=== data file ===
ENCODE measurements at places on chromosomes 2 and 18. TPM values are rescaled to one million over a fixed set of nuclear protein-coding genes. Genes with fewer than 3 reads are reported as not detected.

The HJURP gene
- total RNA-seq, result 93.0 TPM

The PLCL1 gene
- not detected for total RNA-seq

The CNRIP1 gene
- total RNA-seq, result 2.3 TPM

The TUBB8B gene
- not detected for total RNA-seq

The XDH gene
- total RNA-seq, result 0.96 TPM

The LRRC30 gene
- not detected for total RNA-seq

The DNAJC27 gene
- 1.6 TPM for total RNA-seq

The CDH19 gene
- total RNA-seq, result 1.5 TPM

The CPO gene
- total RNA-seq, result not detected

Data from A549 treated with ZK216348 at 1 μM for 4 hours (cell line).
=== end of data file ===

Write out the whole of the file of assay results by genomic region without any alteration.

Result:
ENCODE measurements at places on chromosomes 2 and 18. TPM values are rescaled to one million over a fixed set of nuclear protein-coding genes. Genes with fewer than 3 reads are reported as not detected.

The HJURP gene
- total RNA-seq, result 93.0 TPM

The PLCL1 gene
- not detected for total RNA-seq

The CNRIP1 gene
- total RNA-seq, result 2.3 TPM

The TUBB8B gene
- not detected for total RNA-seq

The XDH gene
- total RNA-seq, result 0.96 TPM

The LRRC30 gene
- not detected for total RNA-seq

The DNAJC27 gene
- 1.6 TPM for total RNA-seq

The CDH19 gene
- total RNA-seq, result 1.5 TPM

The CPO gene
- total RNA-seq, result not detected

Data from A549 treated with ZK216348 at 1 μM for 4 hours (cell line).